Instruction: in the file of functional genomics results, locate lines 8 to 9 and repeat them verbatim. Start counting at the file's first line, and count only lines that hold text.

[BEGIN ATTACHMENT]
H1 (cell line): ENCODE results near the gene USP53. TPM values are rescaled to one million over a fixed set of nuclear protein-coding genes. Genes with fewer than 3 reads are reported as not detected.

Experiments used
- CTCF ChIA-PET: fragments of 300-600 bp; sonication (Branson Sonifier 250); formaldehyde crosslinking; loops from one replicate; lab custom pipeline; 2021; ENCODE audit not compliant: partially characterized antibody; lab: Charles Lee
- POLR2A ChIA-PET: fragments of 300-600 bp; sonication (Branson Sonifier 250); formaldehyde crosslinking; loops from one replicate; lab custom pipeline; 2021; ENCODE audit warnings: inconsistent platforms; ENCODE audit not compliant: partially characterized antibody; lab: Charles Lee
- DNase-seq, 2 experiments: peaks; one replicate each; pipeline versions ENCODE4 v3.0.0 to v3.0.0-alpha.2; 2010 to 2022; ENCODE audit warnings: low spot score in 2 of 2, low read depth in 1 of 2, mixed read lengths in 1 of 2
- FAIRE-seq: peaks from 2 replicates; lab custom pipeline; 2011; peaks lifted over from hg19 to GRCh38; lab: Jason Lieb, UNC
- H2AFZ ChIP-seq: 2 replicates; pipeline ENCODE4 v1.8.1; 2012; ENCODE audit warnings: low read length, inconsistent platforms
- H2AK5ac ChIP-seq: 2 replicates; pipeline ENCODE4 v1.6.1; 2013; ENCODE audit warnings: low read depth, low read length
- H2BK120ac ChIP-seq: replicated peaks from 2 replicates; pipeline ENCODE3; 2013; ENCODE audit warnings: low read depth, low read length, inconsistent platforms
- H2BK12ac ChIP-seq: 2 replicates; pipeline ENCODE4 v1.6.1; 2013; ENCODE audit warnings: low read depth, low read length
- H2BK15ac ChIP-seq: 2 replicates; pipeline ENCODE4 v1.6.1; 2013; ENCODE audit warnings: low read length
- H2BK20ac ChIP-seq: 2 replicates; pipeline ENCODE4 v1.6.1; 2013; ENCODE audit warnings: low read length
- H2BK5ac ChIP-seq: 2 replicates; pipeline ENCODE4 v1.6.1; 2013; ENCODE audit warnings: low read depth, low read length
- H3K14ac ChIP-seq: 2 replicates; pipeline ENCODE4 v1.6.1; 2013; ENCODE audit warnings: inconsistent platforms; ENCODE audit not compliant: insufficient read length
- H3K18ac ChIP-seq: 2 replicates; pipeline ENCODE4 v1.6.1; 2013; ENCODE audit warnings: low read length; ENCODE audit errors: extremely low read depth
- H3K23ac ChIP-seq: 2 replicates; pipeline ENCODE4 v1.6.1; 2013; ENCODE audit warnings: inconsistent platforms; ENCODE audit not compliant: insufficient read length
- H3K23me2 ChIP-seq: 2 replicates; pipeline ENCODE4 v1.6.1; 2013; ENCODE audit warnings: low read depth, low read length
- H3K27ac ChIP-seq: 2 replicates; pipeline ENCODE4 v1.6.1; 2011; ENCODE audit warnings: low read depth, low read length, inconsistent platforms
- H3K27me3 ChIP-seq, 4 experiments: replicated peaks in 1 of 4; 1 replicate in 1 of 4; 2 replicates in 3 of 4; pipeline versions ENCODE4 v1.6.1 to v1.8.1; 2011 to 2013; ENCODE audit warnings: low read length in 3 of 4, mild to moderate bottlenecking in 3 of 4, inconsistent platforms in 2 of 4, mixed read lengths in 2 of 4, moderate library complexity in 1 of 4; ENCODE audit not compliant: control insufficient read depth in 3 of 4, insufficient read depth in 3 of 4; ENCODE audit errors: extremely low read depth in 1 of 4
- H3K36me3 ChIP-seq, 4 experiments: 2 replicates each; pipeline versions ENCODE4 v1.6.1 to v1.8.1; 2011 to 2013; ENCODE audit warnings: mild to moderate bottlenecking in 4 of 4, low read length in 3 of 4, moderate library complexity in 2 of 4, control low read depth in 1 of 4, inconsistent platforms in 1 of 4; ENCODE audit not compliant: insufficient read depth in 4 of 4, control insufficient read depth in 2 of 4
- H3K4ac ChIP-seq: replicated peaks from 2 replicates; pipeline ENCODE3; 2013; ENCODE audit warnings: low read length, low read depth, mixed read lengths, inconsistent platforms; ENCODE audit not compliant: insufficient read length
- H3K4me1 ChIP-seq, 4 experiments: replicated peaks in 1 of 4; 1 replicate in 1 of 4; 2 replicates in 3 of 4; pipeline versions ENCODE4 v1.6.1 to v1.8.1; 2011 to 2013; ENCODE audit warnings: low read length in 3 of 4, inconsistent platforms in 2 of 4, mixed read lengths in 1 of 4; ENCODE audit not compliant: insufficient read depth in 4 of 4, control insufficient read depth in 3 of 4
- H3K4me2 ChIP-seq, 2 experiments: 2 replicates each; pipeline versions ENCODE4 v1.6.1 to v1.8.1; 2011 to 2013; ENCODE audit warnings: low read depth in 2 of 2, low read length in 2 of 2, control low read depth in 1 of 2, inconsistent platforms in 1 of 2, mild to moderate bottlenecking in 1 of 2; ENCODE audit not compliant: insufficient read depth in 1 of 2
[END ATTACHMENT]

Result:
- H2AK5ac ChIP-seq: 2 replicates; pipeline ENCODE4 v1.6.1; 2013; ENCODE audit warnings: low read depth, low read length
- H2BK120ac ChIP-seq: replicated peaks from 2 replicates; pipeline ENCODE3; 2013; ENCODE audit warnings: low read depth, low read length, inconsistent platforms